Wynberg Girls’ Schools Celebrate Women’s Month by Going Solar
Public crowdsales of solar cells to power the two schools are now open. This provides an opportunity for anyone, anywhere in the world, to buy solar cells, earn an income from the clean electricity they generate and support the empowerment and education of girls and young women. Anyone who wants to participate should sign up to become a Sun Exchange member, then head to our solar projects page to get started. (Sun Exchange’s last project for Wynberg Boys’ High School sold out in just three hours, so don’t miss out.)
The schools decided to launch their crowdsales during Women’s Month in appreciation of the brave and inspirational women who, in 1956, protested against the extension of South Africa’s apartheid Pass Laws to women.
“Those women who stood up to the apartheid regime represent, to us, the extraordinary power of women to revolutionise their societies and the world. They’re an inspiration to us as we seek to transform South Africa by growing our country’s next generation of women leaders,” said Dee Cawcutt, Principal of Wynberg Girls’ Junior School.
According to Shirley Harding, Principal of Wynberg Girls’ High School, “this project is an opportunity for us to demonstrate to the girls that we live in a global village and that small actions can have a powerful impact. It is so exciting that someone in a distant part of the world can buy solar cells that will provide them with an income stream and us with more affordable electricity to power our school.”
The Wynberg Girls’ school solar projects have received praise from the Western Cape Department of Education, which is championing the transition to renewable energy in the education sector.
“Congratulations to the Wynberg Girls’ schools for taking this step to become climate leaders by reducing their carbon footprint and by showing what can be achieved through innovation and technology,” said Debbie Schäfer, Western Cape Minister of Education.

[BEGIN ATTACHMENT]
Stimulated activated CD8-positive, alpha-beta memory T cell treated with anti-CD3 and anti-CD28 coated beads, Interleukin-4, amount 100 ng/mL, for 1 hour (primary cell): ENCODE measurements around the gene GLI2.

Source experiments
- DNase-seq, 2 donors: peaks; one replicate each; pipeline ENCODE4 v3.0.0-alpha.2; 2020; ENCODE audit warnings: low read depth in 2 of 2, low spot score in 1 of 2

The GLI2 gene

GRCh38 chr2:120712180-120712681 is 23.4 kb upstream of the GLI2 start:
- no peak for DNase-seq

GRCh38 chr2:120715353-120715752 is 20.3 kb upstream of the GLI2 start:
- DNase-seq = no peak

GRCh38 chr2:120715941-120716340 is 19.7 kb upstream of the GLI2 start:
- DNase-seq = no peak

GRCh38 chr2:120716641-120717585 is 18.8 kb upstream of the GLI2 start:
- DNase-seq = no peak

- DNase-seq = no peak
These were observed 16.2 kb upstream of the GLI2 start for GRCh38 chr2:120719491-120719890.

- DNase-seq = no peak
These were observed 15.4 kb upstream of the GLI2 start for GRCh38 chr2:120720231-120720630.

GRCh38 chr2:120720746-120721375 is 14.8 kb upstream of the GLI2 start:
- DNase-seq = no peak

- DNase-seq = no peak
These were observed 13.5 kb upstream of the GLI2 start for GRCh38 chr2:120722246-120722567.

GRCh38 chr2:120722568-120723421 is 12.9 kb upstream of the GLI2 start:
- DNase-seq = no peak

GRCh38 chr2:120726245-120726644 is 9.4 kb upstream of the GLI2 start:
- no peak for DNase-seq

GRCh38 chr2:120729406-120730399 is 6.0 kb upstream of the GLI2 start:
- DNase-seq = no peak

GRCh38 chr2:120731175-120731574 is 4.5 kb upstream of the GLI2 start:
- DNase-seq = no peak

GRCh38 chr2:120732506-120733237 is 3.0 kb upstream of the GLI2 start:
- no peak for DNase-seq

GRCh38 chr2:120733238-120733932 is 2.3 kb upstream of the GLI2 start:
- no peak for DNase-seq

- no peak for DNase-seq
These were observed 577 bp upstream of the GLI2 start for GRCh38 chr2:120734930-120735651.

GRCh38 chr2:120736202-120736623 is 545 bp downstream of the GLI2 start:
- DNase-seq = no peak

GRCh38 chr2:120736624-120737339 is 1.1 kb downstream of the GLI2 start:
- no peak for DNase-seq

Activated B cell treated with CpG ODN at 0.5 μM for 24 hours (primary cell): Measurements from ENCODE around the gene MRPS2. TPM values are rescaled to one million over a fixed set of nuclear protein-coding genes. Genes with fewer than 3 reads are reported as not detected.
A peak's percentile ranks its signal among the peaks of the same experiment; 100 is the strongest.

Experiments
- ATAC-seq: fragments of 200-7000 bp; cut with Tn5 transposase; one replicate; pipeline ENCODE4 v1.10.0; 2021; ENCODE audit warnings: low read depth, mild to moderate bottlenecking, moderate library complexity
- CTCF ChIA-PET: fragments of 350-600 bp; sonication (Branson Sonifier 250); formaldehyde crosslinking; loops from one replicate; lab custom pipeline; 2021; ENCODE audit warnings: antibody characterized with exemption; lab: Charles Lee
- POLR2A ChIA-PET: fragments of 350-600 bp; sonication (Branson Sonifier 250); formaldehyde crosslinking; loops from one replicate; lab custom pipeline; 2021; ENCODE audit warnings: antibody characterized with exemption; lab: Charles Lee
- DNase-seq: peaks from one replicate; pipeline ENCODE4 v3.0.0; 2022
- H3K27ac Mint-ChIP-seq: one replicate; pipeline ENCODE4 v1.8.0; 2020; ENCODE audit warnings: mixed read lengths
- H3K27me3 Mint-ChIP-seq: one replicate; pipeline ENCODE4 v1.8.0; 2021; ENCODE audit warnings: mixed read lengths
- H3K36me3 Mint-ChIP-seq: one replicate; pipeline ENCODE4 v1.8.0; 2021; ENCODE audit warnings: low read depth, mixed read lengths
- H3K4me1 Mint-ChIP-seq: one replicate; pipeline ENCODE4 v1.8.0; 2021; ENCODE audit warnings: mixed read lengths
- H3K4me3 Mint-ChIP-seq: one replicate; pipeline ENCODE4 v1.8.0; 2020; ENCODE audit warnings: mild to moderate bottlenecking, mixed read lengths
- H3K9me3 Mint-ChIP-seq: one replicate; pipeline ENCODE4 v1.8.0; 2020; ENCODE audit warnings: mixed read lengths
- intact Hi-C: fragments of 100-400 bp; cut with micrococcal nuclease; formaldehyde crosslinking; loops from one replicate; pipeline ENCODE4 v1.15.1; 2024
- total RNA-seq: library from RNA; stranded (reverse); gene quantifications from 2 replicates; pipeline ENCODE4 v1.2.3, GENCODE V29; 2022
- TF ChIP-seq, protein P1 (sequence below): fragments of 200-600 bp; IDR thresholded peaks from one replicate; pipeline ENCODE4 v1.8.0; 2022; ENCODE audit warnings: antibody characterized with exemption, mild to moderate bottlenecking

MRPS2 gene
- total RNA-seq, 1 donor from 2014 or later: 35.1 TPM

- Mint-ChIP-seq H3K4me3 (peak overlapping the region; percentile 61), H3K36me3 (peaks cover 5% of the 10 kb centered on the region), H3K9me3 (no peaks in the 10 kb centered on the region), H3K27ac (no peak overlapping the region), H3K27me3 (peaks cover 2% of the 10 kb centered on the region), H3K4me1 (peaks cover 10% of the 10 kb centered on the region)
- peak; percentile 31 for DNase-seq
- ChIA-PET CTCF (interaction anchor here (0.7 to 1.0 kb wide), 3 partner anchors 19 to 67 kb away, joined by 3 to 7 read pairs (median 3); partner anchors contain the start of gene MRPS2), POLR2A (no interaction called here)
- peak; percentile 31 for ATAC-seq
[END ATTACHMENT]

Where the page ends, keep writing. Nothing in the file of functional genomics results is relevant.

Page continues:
“It is especially poignant that these all-girls schools are launching the projects during Women’s Month and during our 25th year of democracy. We have come a long way since that march in 1956, and we still have a long way to go. However, with initiatives like these, we are showing that women have what it takes to lead such a vital aspect that affects our lives and to drive South Africa’s energy transformation while teaching girls about technology and entrepreneurship,” said Minister Schäfer.
“The Wynberg Girls’ schools have a long and proud tradition of empowering girls to transform their communities and the environment, and Sun Exchange is delighted to be part of this. The solar projects will enable the schools to have solar power installed with no upfront or ongoing operational costs. With immediate savings on their energy bills from the first day a solar project is operational, the schools can focus their resources on what they do best - building tomorrow’s women leaders,” said Lisa Lyhne, Sun Exchange Managing Director.
Individuals can buy solar cells through Sun Exchange’s online platform, with the cells then installed at the schools under a 20-year lease. The lease payments of ‘monetised sunshine’ (income generated by the electricity the solar cells produce), are equivalent to an estimated 11-12% internal rate of return (IRR). Buyers have the option of donating part of these earnings back to the schools to bolster its science and technology departments, contributing further to developing girls into future leaders.
Women’s education and empowerment funded and powered by the sun - what a way to celebrate Women’s Month!